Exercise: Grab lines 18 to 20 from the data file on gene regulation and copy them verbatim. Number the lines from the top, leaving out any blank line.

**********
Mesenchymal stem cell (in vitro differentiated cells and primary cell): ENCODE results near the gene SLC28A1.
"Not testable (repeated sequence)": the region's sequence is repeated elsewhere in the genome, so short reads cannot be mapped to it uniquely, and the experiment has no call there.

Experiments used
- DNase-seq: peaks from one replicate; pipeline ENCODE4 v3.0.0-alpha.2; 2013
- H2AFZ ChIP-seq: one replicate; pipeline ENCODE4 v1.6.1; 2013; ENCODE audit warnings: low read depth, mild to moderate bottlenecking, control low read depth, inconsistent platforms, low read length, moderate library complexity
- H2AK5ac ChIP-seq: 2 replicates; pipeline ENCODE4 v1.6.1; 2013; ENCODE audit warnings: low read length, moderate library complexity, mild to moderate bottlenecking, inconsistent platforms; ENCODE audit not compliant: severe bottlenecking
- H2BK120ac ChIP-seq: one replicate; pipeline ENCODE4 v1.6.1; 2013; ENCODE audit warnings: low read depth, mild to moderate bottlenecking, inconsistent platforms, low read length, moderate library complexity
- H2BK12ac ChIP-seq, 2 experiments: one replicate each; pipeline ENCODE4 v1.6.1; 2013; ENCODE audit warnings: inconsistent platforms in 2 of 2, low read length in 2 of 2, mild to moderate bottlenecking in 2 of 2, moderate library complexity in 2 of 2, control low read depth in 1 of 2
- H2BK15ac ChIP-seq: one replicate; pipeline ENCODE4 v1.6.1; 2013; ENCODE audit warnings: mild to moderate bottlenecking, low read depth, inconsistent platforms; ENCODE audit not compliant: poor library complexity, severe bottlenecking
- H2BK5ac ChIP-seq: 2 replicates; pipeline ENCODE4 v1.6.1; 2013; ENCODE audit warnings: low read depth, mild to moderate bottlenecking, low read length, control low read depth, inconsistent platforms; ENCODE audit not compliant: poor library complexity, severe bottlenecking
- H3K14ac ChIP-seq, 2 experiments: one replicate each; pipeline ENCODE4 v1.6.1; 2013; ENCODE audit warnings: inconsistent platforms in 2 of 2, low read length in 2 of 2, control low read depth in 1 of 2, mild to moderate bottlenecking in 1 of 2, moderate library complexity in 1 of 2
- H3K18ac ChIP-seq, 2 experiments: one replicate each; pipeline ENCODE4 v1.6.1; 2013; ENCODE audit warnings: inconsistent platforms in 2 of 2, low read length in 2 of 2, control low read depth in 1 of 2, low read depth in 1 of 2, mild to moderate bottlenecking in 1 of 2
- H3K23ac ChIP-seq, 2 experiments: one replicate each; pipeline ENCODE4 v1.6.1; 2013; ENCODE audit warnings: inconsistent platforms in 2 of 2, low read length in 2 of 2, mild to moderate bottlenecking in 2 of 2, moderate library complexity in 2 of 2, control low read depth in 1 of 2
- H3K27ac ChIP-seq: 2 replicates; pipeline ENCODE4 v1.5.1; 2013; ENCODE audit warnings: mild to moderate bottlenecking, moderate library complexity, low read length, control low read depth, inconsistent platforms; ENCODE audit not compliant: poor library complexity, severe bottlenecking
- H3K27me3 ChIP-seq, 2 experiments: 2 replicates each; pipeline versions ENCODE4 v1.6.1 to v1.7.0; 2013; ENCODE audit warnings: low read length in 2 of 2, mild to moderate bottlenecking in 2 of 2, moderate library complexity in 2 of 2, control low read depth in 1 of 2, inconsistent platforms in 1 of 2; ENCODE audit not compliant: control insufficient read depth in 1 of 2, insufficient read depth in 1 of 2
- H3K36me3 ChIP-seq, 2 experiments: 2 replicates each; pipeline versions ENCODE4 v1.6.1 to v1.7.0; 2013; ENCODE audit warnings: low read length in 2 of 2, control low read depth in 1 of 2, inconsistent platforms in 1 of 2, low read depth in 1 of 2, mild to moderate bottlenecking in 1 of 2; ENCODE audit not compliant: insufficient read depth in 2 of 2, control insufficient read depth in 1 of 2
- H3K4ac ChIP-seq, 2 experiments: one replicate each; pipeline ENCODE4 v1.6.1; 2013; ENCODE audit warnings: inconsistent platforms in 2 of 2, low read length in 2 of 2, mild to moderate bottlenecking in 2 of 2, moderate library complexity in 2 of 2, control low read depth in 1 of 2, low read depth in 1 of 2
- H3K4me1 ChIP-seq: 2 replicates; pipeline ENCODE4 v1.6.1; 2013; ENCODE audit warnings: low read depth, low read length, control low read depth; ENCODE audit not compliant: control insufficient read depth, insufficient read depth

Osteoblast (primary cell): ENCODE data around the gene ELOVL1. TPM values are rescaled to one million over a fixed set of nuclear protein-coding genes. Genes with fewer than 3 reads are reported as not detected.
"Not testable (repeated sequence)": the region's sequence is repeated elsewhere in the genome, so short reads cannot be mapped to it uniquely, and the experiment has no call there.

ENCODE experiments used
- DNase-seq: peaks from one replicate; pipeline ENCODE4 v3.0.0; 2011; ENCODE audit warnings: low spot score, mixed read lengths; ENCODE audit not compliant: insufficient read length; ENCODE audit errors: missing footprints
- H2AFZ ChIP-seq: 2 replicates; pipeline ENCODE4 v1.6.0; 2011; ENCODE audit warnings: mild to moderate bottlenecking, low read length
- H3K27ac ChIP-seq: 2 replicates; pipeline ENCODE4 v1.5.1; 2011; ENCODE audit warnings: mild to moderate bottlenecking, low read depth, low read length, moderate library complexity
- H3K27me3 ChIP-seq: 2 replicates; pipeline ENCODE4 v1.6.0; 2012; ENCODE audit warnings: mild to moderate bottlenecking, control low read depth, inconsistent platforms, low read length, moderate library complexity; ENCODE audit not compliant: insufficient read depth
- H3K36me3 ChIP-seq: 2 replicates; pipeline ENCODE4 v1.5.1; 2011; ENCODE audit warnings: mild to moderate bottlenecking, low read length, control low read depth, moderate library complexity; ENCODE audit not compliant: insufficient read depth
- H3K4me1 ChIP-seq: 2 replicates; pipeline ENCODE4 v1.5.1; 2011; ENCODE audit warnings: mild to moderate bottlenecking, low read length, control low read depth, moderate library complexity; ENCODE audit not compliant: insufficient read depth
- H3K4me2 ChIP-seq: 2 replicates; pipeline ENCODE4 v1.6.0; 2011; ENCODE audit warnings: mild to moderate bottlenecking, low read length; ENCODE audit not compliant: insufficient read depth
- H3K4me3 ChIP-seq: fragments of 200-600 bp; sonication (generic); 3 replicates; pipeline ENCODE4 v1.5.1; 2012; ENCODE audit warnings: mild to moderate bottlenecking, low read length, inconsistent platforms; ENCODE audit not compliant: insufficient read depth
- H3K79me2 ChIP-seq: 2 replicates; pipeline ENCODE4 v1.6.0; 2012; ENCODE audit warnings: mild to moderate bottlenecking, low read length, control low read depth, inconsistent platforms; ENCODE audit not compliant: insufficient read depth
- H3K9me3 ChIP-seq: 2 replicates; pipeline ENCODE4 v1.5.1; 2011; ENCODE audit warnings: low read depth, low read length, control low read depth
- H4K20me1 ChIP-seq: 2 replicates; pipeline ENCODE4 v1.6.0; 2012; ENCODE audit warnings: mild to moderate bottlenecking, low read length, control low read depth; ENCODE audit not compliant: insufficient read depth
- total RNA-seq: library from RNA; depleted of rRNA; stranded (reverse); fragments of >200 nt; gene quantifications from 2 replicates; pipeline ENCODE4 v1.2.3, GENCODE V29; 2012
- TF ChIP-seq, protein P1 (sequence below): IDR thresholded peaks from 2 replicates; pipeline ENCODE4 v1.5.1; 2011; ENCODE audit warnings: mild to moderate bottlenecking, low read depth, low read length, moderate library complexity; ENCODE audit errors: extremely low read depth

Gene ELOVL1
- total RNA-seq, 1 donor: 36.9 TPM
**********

- H3K4me1 ChIP-seq: 2 replicates; pipeline ENCODE4 v1.6.1; 2013; ENCODE audit warnings: low read depth, low read length, control low read depth; ENCODE audit not compliant: control insufficient read depth, insufficient read depth

Osteoblast (primary cell): ENCODE data around the gene ELOVL1. TPM values are rescaled to one million over a fixed set of nuclear protein-coding genes. Genes with fewer than 3 reads are reported as not detected.
"Not testable (repeated sequence)": the region's sequence is repeated elsewhere in the genome, so short reads cannot be mapped to it uniquely, and the experiment has no call there.